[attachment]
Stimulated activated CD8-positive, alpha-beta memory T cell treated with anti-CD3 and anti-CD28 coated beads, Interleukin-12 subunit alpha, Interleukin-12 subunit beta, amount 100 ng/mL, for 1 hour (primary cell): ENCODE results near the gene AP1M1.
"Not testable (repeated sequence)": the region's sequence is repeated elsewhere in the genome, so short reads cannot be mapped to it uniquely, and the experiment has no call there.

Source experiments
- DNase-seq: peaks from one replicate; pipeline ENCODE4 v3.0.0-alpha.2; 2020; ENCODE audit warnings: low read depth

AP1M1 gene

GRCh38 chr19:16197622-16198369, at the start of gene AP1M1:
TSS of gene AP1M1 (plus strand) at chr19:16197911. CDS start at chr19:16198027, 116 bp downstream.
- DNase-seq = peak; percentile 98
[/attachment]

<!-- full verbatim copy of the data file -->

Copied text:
Stimulated activated CD8-positive, alpha-beta memory T cell treated with anti-CD3 and anti-CD28 coated beads, Interleukin-12 subunit alpha, Interleukin-12 subunit beta, amount 100 ng/mL, for 1 hour (primary cell): ENCODE results near the gene AP1M1.
"Not testable (repeated sequence)": the region's sequence is repeated elsewhere in the genome, so short reads cannot be mapped to it uniquely, and the experiment has no call there.

Source experiments
- DNase-seq: peaks from one replicate; pipeline ENCODE4 v3.0.0-alpha.2; 2020; ENCODE audit warnings: low read depth

AP1M1 gene

GRCh38 chr19:16197622-16198369, at the start of gene AP1M1:
TSS of gene AP1M1 (plus strand) at chr19:16197911. CDS start at chr19:16198027, 116 bp downstream.
- DNase-seq = peak; percentile 98